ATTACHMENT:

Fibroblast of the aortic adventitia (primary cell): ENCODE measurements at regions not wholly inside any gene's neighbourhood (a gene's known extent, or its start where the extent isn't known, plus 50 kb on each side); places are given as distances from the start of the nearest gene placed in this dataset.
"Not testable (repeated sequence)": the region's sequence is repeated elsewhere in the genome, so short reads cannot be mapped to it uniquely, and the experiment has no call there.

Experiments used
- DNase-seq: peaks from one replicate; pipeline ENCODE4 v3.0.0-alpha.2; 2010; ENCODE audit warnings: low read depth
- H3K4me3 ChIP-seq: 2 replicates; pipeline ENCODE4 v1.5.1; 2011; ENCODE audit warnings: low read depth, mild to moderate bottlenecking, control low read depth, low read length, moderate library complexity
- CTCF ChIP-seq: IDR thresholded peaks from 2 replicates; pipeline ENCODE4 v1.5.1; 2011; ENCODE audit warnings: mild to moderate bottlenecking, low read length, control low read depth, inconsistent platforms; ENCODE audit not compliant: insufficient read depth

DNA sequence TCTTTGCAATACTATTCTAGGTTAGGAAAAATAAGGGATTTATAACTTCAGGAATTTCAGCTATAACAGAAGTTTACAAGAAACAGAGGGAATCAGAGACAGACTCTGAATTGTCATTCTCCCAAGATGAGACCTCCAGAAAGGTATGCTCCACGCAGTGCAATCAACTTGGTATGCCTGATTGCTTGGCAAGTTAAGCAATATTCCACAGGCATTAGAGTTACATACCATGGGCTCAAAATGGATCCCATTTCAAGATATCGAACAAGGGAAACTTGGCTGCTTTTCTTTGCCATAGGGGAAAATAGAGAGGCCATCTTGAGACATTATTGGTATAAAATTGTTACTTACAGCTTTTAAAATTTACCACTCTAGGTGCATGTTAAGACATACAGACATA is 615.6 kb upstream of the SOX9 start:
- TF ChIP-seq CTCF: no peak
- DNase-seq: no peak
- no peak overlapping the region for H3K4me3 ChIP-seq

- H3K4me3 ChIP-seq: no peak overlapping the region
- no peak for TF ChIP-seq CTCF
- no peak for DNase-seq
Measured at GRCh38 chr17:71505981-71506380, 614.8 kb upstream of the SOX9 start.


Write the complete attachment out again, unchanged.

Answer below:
Fibroblast of the aortic adventitia (primary cell): ENCODE measurements at regions not wholly inside any gene's neighbourhood (a gene's known extent, or its start where the extent isn't known, plus 50 kb on each side); places are given as distances from the start of the nearest gene placed in this dataset.
"Not testable (repeated sequence)": the region's sequence is repeated elsewhere in the genome, so short reads cannot be mapped to it uniquely, and the experiment has no call there.

Experiments used
- DNase-seq: peaks from one replicate; pipeline ENCODE4 v3.0.0-alpha.2; 2010; ENCODE audit warnings: low read depth
- H3K4me3 ChIP-seq: 2 replicates; pipeline ENCODE4 v1.5.1; 2011; ENCODE audit warnings: low read depth, mild to moderate bottlenecking, control low read depth, low read length, moderate library complexity
- CTCF ChIP-seq: IDR thresholded peaks from 2 replicates; pipeline ENCODE4 v1.5.1; 2011; ENCODE audit warnings: mild to moderate bottlenecking, low read length, control low read depth, inconsistent platforms; ENCODE audit not compliant: insufficient read depth

DNA sequence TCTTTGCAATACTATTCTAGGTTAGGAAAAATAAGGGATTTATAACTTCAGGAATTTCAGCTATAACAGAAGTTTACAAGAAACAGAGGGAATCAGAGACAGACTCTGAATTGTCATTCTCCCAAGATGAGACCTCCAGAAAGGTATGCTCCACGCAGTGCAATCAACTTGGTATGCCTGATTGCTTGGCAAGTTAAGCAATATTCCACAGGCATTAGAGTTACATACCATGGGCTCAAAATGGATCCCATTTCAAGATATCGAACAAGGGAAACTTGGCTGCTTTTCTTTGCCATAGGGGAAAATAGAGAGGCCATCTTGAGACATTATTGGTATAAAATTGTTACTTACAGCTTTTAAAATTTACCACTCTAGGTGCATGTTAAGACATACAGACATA is 615.6 kb upstream of the SOX9 start:
- TF ChIP-seq CTCF: no peak
- DNase-seq: no peak
- no peak overlapping the region for H3K4me3 ChIP-seq

- H3K4me3 ChIP-seq: no peak overlapping the region
- no peak for TF ChIP-seq CTCF
- no peak for DNase-seq
Measured at GRCh38 chr17:71505981-71506380, 614.8 kb upstream of the SOX9 start.